He also seemed a little put off by just how much crap i knew. He asked me about Garcia Marquez, and i simply had to say, “Yep,” trying not to blab out how he was a gateway drug into Latin American literature, but now i don’t have as much use for him. In fact, i wound up doing most of the talking….. pushy, know-it-all gringo. I hope that he explores
my suggestions though. It was Bolano that i pushed most heavily, although i avoided mention of Nazi Literature in the Americas.

It’s embarrassing in retrospect that i talked more than he did, when i could have asked for some recommendations instead of proselytize my own fetishes. Dumbass.

Alain Robbe-Grillet

It was easy enough to wrap up Djinn this weekend. It kept me mildly entertained with its existential mystery, even though it felt slight. Now i understand how much Robbe-Grillet inspired Paul Auster to write The New York Trilogy, which i enjoyed more oddly. It looks like tracking down a copy of The Erasers is in order. The fact that Djinn was introduced as a kind of textbook is odd, something that i never would have guessed.

La Maison de Rendez-Vous didn’t connect though. I read a few pages, and my eyes wanted to go anywhere else but back to the written words. Now i’m reading that it’s his exploration into eroticism, which would explain my inability to salvage a reading from it. Consider it abandoned.

Robbe-Grillet still interests me, but choosing the right book, rather than grabbing whatever is on the shelf in the library, turned out to be important. Reading the Salon profile connected him to Bioy Casares in a way that i could have slapped myself for not seeing immediately. Exploring Robbe-Grillet seems like a good idea, because James Wood is an exasperating fuddyduddy, but “this enemy of my enemy is my friend” thing doesn’t seem to be playing out well.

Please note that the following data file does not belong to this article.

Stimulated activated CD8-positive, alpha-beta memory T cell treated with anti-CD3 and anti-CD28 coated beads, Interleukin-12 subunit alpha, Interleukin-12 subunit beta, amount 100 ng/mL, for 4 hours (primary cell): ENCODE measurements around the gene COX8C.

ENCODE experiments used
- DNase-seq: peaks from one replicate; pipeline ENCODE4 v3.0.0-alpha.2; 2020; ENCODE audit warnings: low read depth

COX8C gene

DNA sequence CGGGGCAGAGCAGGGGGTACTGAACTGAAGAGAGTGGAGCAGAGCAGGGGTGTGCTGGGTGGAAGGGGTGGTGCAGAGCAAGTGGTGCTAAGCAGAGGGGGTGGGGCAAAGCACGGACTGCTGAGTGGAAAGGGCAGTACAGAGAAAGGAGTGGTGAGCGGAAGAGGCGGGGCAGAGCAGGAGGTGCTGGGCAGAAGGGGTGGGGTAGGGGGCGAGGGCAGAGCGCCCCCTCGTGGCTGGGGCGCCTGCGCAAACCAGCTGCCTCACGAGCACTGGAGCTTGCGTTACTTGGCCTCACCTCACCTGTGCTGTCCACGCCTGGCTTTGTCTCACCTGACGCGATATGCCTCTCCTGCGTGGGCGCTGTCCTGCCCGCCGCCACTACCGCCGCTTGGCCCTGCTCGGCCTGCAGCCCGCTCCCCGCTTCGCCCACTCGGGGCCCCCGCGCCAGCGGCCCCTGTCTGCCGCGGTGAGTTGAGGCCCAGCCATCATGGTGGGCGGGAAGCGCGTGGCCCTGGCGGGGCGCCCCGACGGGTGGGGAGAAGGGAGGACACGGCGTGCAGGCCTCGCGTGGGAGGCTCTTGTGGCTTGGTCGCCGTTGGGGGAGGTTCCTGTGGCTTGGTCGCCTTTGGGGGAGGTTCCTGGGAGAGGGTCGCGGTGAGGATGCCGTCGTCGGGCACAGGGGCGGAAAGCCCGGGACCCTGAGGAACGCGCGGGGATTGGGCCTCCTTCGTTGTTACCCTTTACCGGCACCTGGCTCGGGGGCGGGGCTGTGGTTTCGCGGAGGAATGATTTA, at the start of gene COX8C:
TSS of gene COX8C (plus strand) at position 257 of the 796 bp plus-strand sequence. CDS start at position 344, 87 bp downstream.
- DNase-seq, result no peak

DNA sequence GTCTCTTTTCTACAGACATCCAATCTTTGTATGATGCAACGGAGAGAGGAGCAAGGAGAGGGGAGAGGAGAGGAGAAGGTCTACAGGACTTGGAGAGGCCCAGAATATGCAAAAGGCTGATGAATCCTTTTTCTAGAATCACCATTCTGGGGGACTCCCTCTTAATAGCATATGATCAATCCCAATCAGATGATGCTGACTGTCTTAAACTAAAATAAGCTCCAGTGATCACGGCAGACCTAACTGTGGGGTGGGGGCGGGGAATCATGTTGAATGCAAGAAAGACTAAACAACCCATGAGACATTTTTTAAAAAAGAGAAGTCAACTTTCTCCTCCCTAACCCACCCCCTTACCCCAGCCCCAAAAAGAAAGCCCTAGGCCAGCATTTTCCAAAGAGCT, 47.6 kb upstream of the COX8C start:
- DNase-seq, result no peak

best last lines from novels

Because of my particular habits, last lines of novels do not have as much of an effect on me as first lines. Diving into a book is more satisfying than completing it. When it’s something that I truly loved, that last line is often tinged with regret, that this window on a world is going to be shut for awhile.

The American Book Review has what they judge to be the 100 Best Last Lines from Novels.  It’s mildly surprising how many of them i recognize, as i curse myself for deliberately skimming some endings. Checking the shelves here quickly, there is another that could be added:

Sometimes he opened the door of the flue and looked grinning into its dark abyss, where a smiling homunculus slept forever in luminous sleep, enclosed in a glass capsule, bathed in fluorescent light, already adjudged, erased, filed away, another record card in the immense archives of the sky. – Bruno Schulz. The Street of Crocodiles.